One of the new things in iOS 16, and something that was highlighted again during the Apple event on Wednesday, is custom spatial audio. Once you’ve installed the latest version of iOS on your iPhone as of September 12, you’ll be able to create a custom sound profile that should improve the sense of immersion and overall spatial audio experience you get from AirPods.
To produce this custom tuning, Apple uses the iPhone’s TrueDepth front-facing camera to scan your ears. The process, which involves holding the iPhone about 4 to 8 inches from the side of your head, takes less than a minute, and the resulting data is used to optimize spatial audio for the unique shape of your ear. “The way we all perceive sound is unique, based on the size and shape of our heads and ears,” said Apple’s Mary-Ann Rau during the keynote. “Custom Spatial Audio will deliver the most immersive listening experience by precisely placing sounds in space that are tuned just for you.”
But Apple is not the first company to follow this path. Sony has offered “personalized 360 Reality Audio” since 2019 for compatible music services such as Amazon Music, Tidal, Deezer, and Nugs.net. Conceptually, it’s very similar: both Sony and Apple are trying to determine the structure of your ear and adjust spatial audio processing to account for the unique folds and contours of your ears. The goal is to maintain that 3D audio experience and remove any audio quirks that detract from the feel.
Here’s how Sony explained the benefits to me in June, courtesy of Kaz Makiyama, vice president of video and sound at Sony Electronics:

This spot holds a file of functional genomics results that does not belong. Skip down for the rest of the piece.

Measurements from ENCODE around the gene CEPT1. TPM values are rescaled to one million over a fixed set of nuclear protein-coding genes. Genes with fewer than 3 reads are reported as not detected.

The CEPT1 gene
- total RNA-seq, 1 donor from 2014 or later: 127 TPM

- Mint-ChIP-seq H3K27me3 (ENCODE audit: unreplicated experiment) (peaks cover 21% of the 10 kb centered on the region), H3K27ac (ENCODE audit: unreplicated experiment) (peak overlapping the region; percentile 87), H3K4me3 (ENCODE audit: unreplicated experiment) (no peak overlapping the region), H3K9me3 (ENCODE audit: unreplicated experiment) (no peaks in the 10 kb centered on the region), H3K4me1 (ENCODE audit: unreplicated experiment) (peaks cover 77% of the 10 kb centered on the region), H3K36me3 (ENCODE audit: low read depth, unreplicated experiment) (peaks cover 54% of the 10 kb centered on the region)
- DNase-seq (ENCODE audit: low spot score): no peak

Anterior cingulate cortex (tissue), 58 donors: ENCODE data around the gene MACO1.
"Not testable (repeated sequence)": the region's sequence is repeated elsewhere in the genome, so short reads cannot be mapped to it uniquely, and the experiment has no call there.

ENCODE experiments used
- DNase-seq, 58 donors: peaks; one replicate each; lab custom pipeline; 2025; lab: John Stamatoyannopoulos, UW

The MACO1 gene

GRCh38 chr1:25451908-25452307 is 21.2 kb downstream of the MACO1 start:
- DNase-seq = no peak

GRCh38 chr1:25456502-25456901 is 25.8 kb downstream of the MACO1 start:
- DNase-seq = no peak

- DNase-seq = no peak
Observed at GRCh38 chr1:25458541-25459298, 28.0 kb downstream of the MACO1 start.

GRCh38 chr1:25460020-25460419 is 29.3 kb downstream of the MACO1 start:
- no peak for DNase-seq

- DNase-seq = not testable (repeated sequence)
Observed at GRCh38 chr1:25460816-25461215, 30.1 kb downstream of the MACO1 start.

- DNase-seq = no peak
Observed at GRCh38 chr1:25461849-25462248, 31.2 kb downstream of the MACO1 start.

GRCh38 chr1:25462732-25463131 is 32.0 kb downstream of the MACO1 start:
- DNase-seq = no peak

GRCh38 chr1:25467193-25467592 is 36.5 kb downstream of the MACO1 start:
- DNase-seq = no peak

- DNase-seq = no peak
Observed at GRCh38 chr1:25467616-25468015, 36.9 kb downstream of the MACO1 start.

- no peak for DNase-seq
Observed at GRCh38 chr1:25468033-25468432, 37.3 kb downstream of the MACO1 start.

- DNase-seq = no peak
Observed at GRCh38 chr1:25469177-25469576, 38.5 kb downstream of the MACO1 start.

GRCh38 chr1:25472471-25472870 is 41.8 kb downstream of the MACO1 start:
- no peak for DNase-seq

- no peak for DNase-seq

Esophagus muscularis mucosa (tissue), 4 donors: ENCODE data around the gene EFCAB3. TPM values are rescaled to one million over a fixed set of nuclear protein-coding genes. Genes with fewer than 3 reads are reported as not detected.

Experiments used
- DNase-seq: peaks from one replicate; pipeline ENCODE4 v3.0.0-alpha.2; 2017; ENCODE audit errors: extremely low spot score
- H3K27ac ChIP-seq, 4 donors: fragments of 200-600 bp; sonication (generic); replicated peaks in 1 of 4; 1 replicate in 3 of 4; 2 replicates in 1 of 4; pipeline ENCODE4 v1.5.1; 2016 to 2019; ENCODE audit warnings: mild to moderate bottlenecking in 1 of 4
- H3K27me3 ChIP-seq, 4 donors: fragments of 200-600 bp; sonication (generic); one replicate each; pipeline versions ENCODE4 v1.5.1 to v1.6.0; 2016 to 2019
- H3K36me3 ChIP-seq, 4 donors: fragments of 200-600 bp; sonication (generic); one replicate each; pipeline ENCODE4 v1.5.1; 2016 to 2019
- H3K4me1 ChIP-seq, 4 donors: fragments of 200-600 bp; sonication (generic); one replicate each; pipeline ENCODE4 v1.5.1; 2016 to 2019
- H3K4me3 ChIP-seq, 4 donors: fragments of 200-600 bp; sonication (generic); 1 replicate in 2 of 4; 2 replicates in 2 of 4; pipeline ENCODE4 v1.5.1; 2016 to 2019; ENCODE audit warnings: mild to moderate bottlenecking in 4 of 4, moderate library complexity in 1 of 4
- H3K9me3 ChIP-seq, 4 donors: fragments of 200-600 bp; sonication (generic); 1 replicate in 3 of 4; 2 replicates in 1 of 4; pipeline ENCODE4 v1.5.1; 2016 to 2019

Humans are able to recognize spatial sound sources by the subtle changes in intensity and timing of sound entering the left and right ears from the sound source. Also, the sound can depend on the shape of our head and ear. So, by analyzing and reproducing the characteristics of both ears by taking pictures of the ears, this technology enables the reproduction of the sound field while wearing headphones.
Sony’s approach, however, is a bit more awkward than Apple’s. AirPods technology is built into the iOS settings. But to create a custom sound field with Sony products, you need to take a real photo of each ear using the Headphones Connect app and your phone’s camera.
These images are uploaded to Sony’s servers for analysis, and are then retained by Sony for an additional 30 days so they can be used for internal research and feature improvements. The company says that the photos of the ears are not personally associated with you during this window.
That’s also not to say that Apple has completely nailed the ear scanning procedure. Throughout the iOS 16 beta period, some on social media and Reddit have mentioned that the process can feel tedious and sometimes fails to pick up an ear. I think the truth of the matter is that there is no easy way to accomplish this while what’s more get a good and accurate reading of the shape of the ear.
The consensus seems to be that it’s worth the effort: these custom profiles often make a noticeable difference and can improve our perception of spatial audio. And Apple isn’t taking real photos: the TrueDepth camera captures a depth map of your head and ear, much like Face ID learns your facial features.
Apple’s website notes that once you’ve created a custom spatial audio profile from an iPhone, it will sync with your other Apple devices, including Macs and iPads, to maintain a consistent experience. That will be true from October at least: you’ll need the upcoming macOS and iPadOS updates for sync to work. Custom spatial audio will be supported on 3rd generation AirPods, both generations of AirPods Pro, and AirPods Max.
Apple has never claimed to be achieving any firsts with custom spatial audio. Company executives have routinely stated that their goal is to achieve the best execution of significant features, even if others, in this case Sony, were already pushing in that direction.